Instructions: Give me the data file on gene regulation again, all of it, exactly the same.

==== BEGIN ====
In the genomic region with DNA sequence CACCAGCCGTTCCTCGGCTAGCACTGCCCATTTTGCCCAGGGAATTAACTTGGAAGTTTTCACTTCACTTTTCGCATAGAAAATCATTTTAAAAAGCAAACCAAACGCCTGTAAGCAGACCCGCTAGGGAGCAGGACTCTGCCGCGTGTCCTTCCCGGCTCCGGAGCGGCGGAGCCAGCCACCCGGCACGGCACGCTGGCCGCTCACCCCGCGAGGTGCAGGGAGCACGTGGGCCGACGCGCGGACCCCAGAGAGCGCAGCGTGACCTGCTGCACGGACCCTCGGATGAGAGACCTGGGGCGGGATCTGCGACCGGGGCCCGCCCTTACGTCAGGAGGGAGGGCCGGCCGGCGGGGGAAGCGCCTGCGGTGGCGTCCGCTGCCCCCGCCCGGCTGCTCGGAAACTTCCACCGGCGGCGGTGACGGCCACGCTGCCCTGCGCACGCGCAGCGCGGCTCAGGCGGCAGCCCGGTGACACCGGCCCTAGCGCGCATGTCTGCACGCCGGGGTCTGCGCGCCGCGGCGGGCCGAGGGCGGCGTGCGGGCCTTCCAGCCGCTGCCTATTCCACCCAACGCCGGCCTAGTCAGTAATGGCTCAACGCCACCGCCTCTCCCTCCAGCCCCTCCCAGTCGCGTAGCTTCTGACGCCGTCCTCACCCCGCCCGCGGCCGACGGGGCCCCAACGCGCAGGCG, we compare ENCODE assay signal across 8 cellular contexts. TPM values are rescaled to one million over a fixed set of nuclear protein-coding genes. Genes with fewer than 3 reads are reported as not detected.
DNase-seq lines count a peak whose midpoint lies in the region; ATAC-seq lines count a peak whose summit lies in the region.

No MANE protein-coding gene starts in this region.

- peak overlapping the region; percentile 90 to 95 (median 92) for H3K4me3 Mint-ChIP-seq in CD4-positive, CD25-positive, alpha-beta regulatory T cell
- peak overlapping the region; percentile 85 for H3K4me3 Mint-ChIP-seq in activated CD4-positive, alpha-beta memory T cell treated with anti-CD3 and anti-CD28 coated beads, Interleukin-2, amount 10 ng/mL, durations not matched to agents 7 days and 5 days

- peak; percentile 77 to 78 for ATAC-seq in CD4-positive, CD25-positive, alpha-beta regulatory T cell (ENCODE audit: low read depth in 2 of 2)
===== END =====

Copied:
In the genomic region with DNA sequence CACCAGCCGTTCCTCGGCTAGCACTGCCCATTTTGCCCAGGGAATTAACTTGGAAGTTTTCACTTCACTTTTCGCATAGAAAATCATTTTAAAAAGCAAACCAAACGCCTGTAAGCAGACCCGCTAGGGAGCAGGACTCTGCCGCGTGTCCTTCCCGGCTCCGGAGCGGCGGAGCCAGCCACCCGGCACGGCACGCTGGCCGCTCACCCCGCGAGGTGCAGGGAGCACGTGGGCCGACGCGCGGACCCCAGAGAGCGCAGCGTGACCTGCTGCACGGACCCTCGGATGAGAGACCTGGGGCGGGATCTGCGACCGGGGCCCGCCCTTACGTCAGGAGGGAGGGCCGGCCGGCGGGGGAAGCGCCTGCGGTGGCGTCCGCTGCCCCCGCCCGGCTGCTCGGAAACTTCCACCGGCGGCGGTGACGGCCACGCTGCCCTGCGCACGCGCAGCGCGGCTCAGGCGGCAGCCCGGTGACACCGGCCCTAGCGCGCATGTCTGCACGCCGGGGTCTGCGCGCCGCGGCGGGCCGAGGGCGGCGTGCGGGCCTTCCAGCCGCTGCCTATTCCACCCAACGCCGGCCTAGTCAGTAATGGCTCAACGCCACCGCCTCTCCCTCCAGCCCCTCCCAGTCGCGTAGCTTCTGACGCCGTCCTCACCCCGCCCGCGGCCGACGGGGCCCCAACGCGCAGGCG, we compare ENCODE assay signal across 8 cellular contexts. TPM values are rescaled to one million over a fixed set of nuclear protein-coding genes. Genes with fewer than 3 reads are reported as not detected.
DNase-seq lines count a peak whose midpoint lies in the region; ATAC-seq lines count a peak whose summit lies in the region.

No MANE protein-coding gene starts in this region.

- peak overlapping the region; percentile 90 to 95 (median 92) for H3K4me3 Mint-ChIP-seq in CD4-positive, CD25-positive, alpha-beta regulatory T cell
- peak overlapping the region; percentile 85 for H3K4me3 Mint-ChIP-seq in activated CD4-positive, alpha-beta memory T cell treated with anti-CD3 and anti-CD28 coated beads, Interleukin-2, amount 10 ng/mL, durations not matched to agents 7 days and 5 days

- peak; percentile 77 to 78 for ATAC-seq in CD4-positive, CD25-positive, alpha-beta regulatory T cell (ENCODE audit: low read depth in 2 of 2)